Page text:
#NPRSource of the Week: Sapna Cheryan

Sapna Cheryan is an associate professor of social psychology at the University of Washington. Her research interests include identity, stereotypes, and prejudice. Her main research topics involve investigating how stereotypes influence gender disparities in STEM fields, how immigration is changing the way we think about race in the U.S., and the negative consequences of positive stereotypes.

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CLICK HERE TO LEARN MORE ABOUT SAPNA CHERYAN

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Rose Elizondo

Rose Elizondo is a restorative justice expert and advocate for peaceful prison reform. Her work focuses on indigenous peacemaking, community building and finding healing alternatives to the criminal justice system.

Elizondo has worked as a restorative justice organizer in the Northern California region for nearly 15 years. In 2005 she co-founded the San Quentin Prison Restorative Justice Interfaith Roundtable, which is now one of the largest grassroots prison restorative justice initiatives in the United States. As a 2017 Soros Fellow, she plans to continue to work with Navajo community leaders in creating alternatives to the justice system in through the use of cultural traditions and practices.

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2017 Soros Justice Fellow and Prison Reform Advocate

Areas of Expertise: Restorative Justice, Indigenous Peacemaking, Racial Equity and its intersections of Mass Incarceration, Restorative Economics and Food Justice.

Location: Crownpoint, NM and San Francisco, CA

Contact Info:

E-mail: Rose4peacemaking@gmail.com

Zareena Grewal

Zareena Grewal is an Associate professor of American, Religious, Middle East, Women, Gender & Sexuality Studies and Ethnicity, Race, & Migration at Yale University. Her research and teaching interests include political and cultural developments in the Middle East and South Asia, the refugee crisis and the reform of Islam.

Grewal is also a senior fellow with the Center for Global Policy, where she formerly worked as the research director. A published author and filmmaker, her upcoming book, “Is the Quran a Good Book?” examines U.S. citizens’ views of the Quran and how it factors into ideas of islamophobia and tolerance in America. In 2005, her film “By the Dawn’s Early Light: Chris Jackson’s Journey to Islam” was nationally broadcast in the United States and again more recently on ESPN’s Outside the Lines. She is the recipient of a number of writing awards, including, most recently, the Society for Humanistic Anthropology’s Victor Turner Prize for Ethnographic Writing.

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Associate professor of American, Religious, Middle East, Women, Gender & Sexuality Studies and Ethnicity, Race, & Migration, Yale University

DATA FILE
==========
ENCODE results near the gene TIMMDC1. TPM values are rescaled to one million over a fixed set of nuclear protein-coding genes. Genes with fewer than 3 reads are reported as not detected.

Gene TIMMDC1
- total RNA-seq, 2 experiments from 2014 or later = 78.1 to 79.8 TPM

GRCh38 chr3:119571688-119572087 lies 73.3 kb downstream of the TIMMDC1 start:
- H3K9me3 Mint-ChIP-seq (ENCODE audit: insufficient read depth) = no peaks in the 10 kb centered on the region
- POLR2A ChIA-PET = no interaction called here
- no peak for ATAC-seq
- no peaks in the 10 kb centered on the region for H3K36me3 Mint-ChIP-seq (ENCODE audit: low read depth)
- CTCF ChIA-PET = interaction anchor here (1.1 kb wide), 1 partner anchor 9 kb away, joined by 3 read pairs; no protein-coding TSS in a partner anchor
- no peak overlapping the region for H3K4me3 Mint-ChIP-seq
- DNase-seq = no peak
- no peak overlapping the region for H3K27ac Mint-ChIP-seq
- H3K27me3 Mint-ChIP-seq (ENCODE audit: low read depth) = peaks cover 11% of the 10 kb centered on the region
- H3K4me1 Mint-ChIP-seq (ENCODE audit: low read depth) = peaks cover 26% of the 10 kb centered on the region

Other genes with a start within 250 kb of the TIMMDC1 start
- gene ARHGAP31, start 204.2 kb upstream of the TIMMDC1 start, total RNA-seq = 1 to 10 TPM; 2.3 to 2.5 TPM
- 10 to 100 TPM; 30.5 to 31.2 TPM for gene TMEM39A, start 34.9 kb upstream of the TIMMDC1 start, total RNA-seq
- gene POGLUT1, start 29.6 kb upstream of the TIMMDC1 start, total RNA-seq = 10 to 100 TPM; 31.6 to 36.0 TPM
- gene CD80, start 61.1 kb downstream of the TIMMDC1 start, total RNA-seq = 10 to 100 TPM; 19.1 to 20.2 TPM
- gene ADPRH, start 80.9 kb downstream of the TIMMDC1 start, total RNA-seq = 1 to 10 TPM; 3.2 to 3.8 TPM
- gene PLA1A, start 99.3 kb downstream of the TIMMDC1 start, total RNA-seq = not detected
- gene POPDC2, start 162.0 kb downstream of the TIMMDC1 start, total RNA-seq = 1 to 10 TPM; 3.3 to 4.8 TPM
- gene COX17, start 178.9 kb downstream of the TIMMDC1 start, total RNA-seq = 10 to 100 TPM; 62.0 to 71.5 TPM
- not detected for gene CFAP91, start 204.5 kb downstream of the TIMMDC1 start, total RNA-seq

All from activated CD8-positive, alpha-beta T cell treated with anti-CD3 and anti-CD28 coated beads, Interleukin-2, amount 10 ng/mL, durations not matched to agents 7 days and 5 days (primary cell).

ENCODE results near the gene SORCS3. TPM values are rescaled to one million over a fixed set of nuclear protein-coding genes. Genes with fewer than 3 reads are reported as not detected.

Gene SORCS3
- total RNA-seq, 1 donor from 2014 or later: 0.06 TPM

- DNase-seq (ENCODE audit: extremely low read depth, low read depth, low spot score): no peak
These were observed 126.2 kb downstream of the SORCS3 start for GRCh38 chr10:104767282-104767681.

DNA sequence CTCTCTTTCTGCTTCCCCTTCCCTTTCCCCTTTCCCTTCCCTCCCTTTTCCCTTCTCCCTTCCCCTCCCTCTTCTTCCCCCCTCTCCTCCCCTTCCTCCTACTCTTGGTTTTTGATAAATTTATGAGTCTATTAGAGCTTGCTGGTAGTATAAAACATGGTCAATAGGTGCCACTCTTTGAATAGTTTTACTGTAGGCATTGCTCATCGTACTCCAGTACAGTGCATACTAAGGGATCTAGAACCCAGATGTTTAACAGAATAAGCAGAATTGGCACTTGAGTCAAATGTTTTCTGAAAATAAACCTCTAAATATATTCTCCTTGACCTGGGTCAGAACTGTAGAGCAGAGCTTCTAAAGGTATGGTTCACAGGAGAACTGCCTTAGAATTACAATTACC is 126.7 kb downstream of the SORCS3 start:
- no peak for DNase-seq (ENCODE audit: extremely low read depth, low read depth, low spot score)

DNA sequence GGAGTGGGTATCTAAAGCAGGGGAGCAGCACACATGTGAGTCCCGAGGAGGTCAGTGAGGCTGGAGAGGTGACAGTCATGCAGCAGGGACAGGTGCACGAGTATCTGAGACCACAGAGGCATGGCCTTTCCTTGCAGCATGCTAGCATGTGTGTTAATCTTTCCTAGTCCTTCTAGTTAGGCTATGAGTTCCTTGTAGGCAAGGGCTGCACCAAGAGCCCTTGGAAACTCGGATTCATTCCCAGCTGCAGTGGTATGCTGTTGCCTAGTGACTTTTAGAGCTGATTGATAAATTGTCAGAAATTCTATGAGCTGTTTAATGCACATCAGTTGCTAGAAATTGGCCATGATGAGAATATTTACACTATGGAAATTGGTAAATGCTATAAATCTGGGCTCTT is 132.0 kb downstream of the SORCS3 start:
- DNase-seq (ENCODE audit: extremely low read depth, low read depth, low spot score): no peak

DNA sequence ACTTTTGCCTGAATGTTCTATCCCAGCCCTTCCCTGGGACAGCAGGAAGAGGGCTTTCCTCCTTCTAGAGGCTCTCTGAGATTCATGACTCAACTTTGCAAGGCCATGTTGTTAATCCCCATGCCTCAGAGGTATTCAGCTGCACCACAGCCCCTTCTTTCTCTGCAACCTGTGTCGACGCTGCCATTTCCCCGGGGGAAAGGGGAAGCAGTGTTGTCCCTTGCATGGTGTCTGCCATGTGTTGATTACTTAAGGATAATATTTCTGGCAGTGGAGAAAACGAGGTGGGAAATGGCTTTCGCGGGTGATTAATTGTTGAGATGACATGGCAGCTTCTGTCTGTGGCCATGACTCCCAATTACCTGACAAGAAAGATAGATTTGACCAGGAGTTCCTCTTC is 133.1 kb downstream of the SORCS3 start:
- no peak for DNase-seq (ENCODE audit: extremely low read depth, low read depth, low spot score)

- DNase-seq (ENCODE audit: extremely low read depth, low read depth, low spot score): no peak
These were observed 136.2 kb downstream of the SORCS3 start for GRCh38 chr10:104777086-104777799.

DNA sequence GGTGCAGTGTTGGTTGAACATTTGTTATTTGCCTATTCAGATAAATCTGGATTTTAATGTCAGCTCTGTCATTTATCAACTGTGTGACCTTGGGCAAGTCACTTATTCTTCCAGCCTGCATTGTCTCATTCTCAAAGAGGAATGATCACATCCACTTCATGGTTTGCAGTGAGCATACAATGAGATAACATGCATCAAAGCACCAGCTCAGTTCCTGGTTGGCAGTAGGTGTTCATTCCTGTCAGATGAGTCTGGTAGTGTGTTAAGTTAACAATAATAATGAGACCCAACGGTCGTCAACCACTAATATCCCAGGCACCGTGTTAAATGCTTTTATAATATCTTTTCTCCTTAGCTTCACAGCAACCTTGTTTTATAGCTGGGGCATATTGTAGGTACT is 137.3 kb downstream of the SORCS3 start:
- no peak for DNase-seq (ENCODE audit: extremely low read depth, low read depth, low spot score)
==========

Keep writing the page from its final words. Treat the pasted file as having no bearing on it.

Areas of Expertise: Islam, gender studies, race and ethnicity, religious studies, international film, anthropology, ethnographic writing

Location: New Haven, CT

Contact Information:

E-mail: zareena.grewal@yale.edu
Phone: (917) 974-6142
Twitter: @ZareenaGrewal

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#NPRSource of the Week: Kristen Clarke

Kristen Clarke is president and executive director of the National Lawyers’ Committee for Civil Rights Under Law. In this capacity she is a legal advocate on behalf of the rights of communities of color, especially in the areas of social justice, equal economic opportunity, criminal justice and judicial diversity, among others.

Before joining the Lawyers’ Committee, Clarke spent several years at the NAACP’s Legal Defense and Educational Fund where she helped lead the organization’s efforts in voting rights and election law reform across the country. Before joining the LDF, she worked at the U.S. Department of Justice’s Civil Rights Division, where she served as a federal prosecutor, handling cases of police brutality, hate crimes, and human trafficking. Clarke is a regular contributor to a number of outlets including CNN, MSNBC and TV One as well as a 2017 recipient of Quinnipiac University’s Thurgood Marshall Award, among others.

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President and Executive Director, National Lawyers’ Committee for Civil Rights Under Law

Areas of Expertise: criminal justice, police brutality, civil liberties, hate speech, civil litigation, diversity

Location: Washington, D.C.

Contact Info:

Email: DRobinson@LawyersCommittee.org
Twitter:
@KristenClarkeJD

#NPRSource of the Week: Ankit Panda

Ankit Panda is an international affairs expert and senior editor at The Diplomat, an online Asian Affairs magazine. He writes daily on politics, security, economics, and culture in the Asia-Pacific region, and hosts a podcast on Asian geopolitics.

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CLICK HERE TO LEARN MORE ABOUT ANKIT PANDA

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#NPRSource of the Week: Raynard Kington

Dr. Raynard Kington (RAY-nard) has been the president of Grinnell College since 2010. With an MBA and Ph.D. in Health Policy and Economics, Kington’s research interests are in “socioeconomics and race and how they impact health and health care.”

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CLICK HERE TO LEARN MORE ABOUT RAYNARD KINGTON

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#NPRSource of the Week: Anton Treuer

Anton Treuer (TROY-erh) is a professor at Bemidji State University in Minnesota and director of its American Indian Resource Center. He is editor of the Oshkaabewis (o-shkaah-bay-wis) Native Journal, the only academic journal of the Ojibwe language.

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CLICK HERE TO LEARN MORE ABOUT ANTON TREUER

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